St. Oswald’s, Grasmere and Dove Cottage

Page Guide

History of St. Oswald’s

Located in the Lake District of Cumbria in the village of Grasmere, St. Oswald’s Church was named for the Northumbrian king and champion, killed at Maserfield at a battle with Penda in 642 AD. Originally the church was modest, consisting of only a tower and a nave.

St. Oswald’s for the Wordsworths

During their residence at Dove Cottage, the church’s rectory had fallen into disrepair as Dorothy remarks in her journal, noting the “ugly white wall” enclosing the rectory’s courtyard.

The church’s interior was sparse–on earthen floors with rushes sat the congregation’s benches. A wood and charcoal heating system was installed in 1810. Men and women entered via separate doors.

In December 1799, William, then age 29, brought his sister Dorothy, then age 27, to Grasmere where the Church of St. Oswald serves as a focal point of village life (3). Together, they would make Dove Cottage their first home since their parents’ deaths. Residence at Grasmere gave William and Dorothy the space and time to fully realize their relationships, including “their [deep] affection for each other” and common “interests and outlook.”

To speak to how Dove Cottage impacted William Wordsworth’s work, William mentions Dove Cottage in “The Waggoner”:

‘At the bottom of the brow,
Where once the Dove and Olive Bough
Offered a greeting of good ale
To all who entered Grasmere Vale; 
And called on him who must depart
To leave it with a jovial heart; 
There, where the Dove and Olive Bough
Once hung, a poet harbours now
A simple water-drinking Bard.’

William also composed “Ode on Intimations of Immortality from Recollections of Early Childhood” at Dove Cottage with a view of garden and windows:

‘The rainbow comes and goes,
and lovely is the rose,
The moon does with delight
Look round her when the heavens are bare’ Waters on a starry night
Are beautiful and fair;
The Sunshine is glorious birth;
But yet I know, where’er I go,
That there hath passed away a glory from the earth.’

Dorothy triangulates St. Oswald’s and Dove Cottage as she describes a local woman’s funeral that occurred on September 3rd, 1800, specifically how the funeralgoers carried the coffin from a near a duck-pond, past Dove Cottage while singing a psalm,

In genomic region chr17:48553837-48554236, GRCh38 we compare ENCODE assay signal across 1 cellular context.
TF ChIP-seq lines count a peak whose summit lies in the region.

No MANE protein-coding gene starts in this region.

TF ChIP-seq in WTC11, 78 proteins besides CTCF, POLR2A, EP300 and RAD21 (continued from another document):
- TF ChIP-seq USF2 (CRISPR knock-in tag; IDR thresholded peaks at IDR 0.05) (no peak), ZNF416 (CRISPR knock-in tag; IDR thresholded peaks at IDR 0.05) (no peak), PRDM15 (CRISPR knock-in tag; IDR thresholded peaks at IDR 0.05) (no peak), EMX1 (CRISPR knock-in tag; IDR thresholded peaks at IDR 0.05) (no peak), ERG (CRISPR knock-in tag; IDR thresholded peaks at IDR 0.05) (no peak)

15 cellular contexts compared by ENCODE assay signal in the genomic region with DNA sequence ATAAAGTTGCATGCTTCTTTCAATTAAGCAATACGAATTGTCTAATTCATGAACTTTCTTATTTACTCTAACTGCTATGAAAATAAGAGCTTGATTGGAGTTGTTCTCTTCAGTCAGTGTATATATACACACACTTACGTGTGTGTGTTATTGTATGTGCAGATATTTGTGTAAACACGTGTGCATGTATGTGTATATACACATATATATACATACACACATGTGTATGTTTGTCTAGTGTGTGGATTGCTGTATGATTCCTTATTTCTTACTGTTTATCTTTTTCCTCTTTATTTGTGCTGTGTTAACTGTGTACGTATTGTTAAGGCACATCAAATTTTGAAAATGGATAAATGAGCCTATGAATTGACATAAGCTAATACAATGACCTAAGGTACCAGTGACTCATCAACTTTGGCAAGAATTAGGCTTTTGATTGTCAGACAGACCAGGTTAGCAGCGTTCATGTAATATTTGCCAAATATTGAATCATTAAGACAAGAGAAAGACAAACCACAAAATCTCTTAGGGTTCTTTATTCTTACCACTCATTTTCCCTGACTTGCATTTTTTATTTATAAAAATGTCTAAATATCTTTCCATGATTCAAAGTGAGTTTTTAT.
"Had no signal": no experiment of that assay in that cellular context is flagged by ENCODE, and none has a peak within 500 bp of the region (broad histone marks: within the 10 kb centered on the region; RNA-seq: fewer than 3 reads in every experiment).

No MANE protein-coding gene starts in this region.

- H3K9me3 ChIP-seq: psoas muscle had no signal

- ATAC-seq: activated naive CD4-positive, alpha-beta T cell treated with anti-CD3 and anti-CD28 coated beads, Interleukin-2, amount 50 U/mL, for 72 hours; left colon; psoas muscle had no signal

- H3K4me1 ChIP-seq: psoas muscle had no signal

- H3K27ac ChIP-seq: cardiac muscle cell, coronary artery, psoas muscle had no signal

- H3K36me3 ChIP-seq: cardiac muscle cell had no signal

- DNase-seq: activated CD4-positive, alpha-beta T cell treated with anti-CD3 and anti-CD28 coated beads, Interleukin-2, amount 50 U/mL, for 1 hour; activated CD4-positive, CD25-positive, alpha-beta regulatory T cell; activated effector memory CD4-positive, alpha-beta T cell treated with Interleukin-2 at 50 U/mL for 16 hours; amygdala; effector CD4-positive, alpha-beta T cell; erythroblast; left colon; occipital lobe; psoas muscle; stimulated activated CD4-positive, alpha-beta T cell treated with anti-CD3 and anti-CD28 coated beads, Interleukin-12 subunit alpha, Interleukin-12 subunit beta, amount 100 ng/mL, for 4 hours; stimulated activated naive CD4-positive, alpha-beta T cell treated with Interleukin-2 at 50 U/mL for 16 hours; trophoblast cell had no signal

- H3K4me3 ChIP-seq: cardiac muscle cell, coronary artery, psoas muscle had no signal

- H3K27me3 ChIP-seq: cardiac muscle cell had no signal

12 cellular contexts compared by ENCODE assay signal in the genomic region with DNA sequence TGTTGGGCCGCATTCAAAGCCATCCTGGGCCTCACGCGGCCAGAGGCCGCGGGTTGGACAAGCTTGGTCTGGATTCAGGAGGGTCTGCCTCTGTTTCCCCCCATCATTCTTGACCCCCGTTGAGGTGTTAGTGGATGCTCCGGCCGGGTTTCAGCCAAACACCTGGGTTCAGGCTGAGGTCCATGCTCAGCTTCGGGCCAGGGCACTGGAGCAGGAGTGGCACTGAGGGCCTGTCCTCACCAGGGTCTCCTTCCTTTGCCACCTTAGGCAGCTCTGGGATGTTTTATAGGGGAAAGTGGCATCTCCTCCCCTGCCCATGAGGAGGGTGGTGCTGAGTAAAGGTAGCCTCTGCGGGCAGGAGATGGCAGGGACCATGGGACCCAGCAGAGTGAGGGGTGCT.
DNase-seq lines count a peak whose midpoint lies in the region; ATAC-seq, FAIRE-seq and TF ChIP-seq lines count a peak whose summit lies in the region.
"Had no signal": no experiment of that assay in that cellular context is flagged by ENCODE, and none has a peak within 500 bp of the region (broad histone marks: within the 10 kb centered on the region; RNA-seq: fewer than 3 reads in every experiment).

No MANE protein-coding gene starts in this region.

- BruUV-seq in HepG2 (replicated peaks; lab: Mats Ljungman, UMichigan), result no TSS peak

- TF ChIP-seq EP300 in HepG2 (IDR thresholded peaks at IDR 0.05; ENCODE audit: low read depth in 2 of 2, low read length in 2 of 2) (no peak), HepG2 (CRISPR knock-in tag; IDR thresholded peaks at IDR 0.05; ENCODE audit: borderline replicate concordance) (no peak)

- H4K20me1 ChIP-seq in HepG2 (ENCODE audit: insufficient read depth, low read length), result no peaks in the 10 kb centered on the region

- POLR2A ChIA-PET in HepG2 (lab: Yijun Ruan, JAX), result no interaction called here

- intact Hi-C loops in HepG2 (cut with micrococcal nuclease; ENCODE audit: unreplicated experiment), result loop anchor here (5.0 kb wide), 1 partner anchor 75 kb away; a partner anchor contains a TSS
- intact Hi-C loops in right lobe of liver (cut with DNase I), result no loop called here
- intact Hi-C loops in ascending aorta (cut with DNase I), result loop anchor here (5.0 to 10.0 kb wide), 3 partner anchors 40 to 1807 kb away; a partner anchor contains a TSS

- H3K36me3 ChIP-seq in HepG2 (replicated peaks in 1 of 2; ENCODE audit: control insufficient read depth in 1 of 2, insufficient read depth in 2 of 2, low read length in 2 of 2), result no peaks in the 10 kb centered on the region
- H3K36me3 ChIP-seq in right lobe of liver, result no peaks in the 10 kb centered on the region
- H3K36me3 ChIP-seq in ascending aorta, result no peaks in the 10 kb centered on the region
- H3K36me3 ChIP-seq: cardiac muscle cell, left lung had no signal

“When we came to the bridge, they began to sing again, but stopped during four lines before they entered the Churchyard. The priest met us – he did not look as a man ought to on such an occasion – I had seen him half-drunk the day before in a pot-house. Before we came with the corpse, one of the company observed he wondered what sort of cue our parson would be in! N.B. It was the day after the Fair.’”

For the better part of their time in Grasmere, the siblings seldom attended church. In fact, during that period Dorothy’s journal only references churchgoing twice and both occasions are when William is not at home:

May 18th 1800, “Went to Church, slight showers a cold air.”

A fortnight later, “Rain in the night – a sweet mild morning. Read Ballads. Went to Church. Singers from Wythburn; went part of the way home with Miss Simpson. Walked upon the hill above the house till dinner-time – went again to Church – Christening and singing, which kept us very late. The pew-side came down with me.”

In a letter, William writes of another congregation, giving us insight into St. Oswald’s culture:

“We were pleased with the singing; and I have often heard a far worse person – I mean as to reading. His sermon was, to be sure, as village sermons often are, very injudicious; a most knowing discourse about the Gnostics, and other hard names of those who were ‘adversaries of Christianity and enemies of the Gospel…the girls were not well-dressed. Their clothes were indeed clean, but not tidy; they were in this respect a shocking contrast to our congregation in Grasmere.”

In ‘The Excursion,’’ Book V, Wordsworth pictures the church as it stands today:

Not raised in nice proportions,’ but ‘large and massy, for duration built;
With pillars crowded, and the roof upheld
By naked rafters intricately crossed….. The floor
Of nave and aisle, in unpretending guise,
Was occupied by oaken benches, ranged
In seemly rows….. A copious pew
Of sculptured oak stood there, with drapery line.’

After their move to Rydal Mount in 1813, The Wordsworths frequented the Grasmere church most Sundays. During this period, the church received greater care with regular white washing, new pews and a stone floor to replace the benches and rushes, and repairs to the cracked church bell and tower clock. The final renovation included the installation of a pitch pipe. In 1819, William planted eight of the existing yews in the churchyard.

Memorials for the Wordsworth Family

A simple slate stone marks the grave of William Wordsworth (1850) and Mary Wordsworth (1859). To the north lies Dora, the daughter of William and Mary, to the south lies Dorothy, William’s sister. West of Dorothy lay Catherine and Thomas, William’s children who died in 1812 at the Rectory. Hartley Coleridge, son of Samuel Taylor Coleridge lies not far from the Wordsworth family.

The Wordsworth Family Graves

By Polly Atkin

These writings fit many of the basic premises of grave tourism that were arising in this period. In The Literary Tourist, Nicola Watson writes convincingly of a growing thanatocentricism in nineteenth-century tourism, leading to a kind of grave tourism, whereby ‘grave visiting is imagined as a way of by-passing the text in favour of more perfect dialogue with the dead author.’1 This is linked to what Anthony Vidler identifies as ‘the fantasies of burial and return that were inseparable from the historical and archaeological self-consciousness of the nineteenth century.’2 The grave, as the final residence of the writer, could be perceived to be more likely to guarantee a spectral encounter than the home. As Matthews argues